I've got a bunch of tattoos and have never considered removing any of them. Even if a few do look a little silly, the way I see it, they represent moments in my life that, for whatever reason, meant something.
Other tattoo bearers don't necessarily feel the same. Some estimate that 15 to 50 per cent of folks who get art needled into their skin later regret it.
Unfortunately, the removal process is not fun. Neither is it easy or cheap.
A Web search makes it look as though you have myriad options. But upon closer inspection, a lot of marketers make promises they can't necessarily deliver on.
Laser, it appears, is the most effective and trusted method. Intense pulsed light therapy (IPL) is often mentioned as another.
Home removal systems are available, but some are offered by companies with P.O. boxes only.
Do you really want to trust a company with no public relations officer?
Still, you'd better be as sure as possible before getting inked.
What the experts say
"Intense pulse light therapy is not the preferred treatment. It's more effective when the tattoo is not deep. Laser is my preferred method. I charge by the size of the tattoo. I start at $100 a treatment, and it takes five to 10. I can't tell you how many until after the first one because every artist uses a different pigment. The inks now are different from the iron oxides used years ago. With a laser you are blasting the pigment and expecting your body to absorb it. Your body doesn't want to absorb toxic ink, whereas with iron oxide the body sees as iron and thinks, 'Oh, I can use that.' Those pigments were easier to remove. Every tattoo is different. You have to be careful with reds because they could contain mercury, and people have allergic reactions. I don't think the creams work."
JANICE REGAN , director, Lasting Looks Clinic, intradermal specialist, Toronto
"Freedom-2 ink is engineered to be permanent, but if you want to have it off, it can be removed with one or two passes of a laser. Durability studies show it's just as permanent as any traditional ink on the market. If you were to ask the Academy of Dermatology, they would say laser is the most effective method of removal and most likely to leave clear skin and have no side effects. The efficacy of topical treatments is questionable, and the potential for damage is pretty high."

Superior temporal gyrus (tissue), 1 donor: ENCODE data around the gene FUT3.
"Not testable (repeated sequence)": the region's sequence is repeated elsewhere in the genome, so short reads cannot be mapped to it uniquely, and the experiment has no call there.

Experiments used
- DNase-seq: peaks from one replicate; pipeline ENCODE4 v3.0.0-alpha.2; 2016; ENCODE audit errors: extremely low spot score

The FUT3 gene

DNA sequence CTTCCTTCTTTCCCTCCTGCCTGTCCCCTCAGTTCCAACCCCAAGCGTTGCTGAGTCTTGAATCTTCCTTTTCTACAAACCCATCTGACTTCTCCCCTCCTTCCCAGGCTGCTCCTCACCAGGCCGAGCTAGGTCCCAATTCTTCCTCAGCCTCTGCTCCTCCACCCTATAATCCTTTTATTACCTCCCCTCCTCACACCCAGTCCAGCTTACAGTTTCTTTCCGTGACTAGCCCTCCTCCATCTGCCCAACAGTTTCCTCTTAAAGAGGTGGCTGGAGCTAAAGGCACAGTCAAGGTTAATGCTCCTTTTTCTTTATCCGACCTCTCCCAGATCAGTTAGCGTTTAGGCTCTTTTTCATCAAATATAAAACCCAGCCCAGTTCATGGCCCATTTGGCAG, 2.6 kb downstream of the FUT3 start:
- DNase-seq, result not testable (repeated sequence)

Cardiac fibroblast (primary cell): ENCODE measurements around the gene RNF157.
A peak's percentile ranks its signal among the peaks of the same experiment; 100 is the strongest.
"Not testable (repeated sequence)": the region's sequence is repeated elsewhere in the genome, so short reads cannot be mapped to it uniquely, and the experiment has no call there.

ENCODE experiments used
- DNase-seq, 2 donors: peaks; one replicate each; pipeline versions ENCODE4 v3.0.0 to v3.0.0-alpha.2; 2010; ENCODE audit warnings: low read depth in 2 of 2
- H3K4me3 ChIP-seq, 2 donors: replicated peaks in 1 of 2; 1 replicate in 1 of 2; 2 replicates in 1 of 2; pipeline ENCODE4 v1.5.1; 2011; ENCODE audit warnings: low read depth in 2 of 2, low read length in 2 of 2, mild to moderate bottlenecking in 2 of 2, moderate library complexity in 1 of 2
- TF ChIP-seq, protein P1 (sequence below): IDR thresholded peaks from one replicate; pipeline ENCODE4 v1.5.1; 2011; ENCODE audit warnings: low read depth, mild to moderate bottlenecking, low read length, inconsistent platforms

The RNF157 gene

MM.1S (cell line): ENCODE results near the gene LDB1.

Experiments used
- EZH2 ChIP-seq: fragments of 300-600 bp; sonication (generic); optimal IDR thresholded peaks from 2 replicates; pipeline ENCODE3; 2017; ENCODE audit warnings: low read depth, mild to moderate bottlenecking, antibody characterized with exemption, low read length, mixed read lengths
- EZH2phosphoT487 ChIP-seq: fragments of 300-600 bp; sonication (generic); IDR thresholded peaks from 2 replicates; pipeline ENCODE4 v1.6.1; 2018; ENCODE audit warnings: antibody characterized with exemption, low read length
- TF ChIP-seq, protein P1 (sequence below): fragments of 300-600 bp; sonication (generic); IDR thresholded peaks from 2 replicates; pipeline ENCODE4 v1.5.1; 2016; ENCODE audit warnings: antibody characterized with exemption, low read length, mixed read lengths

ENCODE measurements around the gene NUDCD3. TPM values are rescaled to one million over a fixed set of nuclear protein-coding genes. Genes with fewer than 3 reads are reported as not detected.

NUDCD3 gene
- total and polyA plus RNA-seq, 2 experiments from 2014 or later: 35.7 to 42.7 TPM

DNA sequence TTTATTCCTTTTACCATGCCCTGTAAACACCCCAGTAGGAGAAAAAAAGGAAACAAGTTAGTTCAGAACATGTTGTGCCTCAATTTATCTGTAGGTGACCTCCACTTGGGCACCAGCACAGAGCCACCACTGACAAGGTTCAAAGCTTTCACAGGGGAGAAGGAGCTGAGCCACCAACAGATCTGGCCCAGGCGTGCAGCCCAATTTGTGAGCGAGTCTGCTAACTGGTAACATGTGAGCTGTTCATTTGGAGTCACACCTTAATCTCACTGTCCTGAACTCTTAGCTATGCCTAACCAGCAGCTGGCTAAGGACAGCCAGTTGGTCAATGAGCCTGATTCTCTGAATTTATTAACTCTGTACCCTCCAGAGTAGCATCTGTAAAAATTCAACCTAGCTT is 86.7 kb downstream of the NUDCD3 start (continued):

MARTIN SCHMIEG , president and CEO, Freedom-2 Inc., Cherry Hill, New Jersey
"Ours is a tattoo-over process that basically accomplishes an extraction of the pigment previously put into the skin. Tat Gone Ink is very similar to tattoo inks, which are largely mineral-based pigments. These are inert. They don't dissolve into body fluids. Our product allows the pigment to exit the skin. We leave it on the skin, and as it sits there it will act almost like a sponge. The Tat Gone will peel off in a week or two like a scab. The ink is a beige colour, but it's not a flesh-tone cover-up. It removes the tattoo in half the treatments required for laser. Some inks are more stubborn than others. Small and new is easier to remove than large and old."
DAVID ROSPRIM , manager, Tat Gone Ink, Petaluma, California
"Ask yourself before you get a tattoo whether you want it on your body forever. Half the people who come in get a tattoo that means something and half get one because they like the way it looks. Understand that removal is very difficult. We usually suggest covering the tattoo with a new one or redoing it if the issue is that it's faded and ugly . Sometimes the meaning is not there any more. The legal age is 16, but a photo ID and parent's or guardian's consent are needed until 18. It's up to our artists to use discretion on placement of tattoos. Often we will not tattoo the sides of the neck, the face or the hands.-
AMANDA D. , tattoo artist, Way Cool Tattoos, Toronto
"Dermasal, a [home removal kit, one-month supply: $82.95], is a dermabrasion treatment . You use the topical solution to prep the skin, then the dermabrasion and the healing agent, which is colloidal silver. Basically you take off a little bit of ink and a little bit of skin every time you use it. It's effective, but it's hard to say how long it will take. We've had success in eight to 10 weeks, and sometimes it takes months. A tattoo is made to be permanent. It's not something you are going to get rid of overnight."
BUTCH PUGH , co-owner, New Tech Inc., makers of Dermasal, Baton Rouge, Louisiana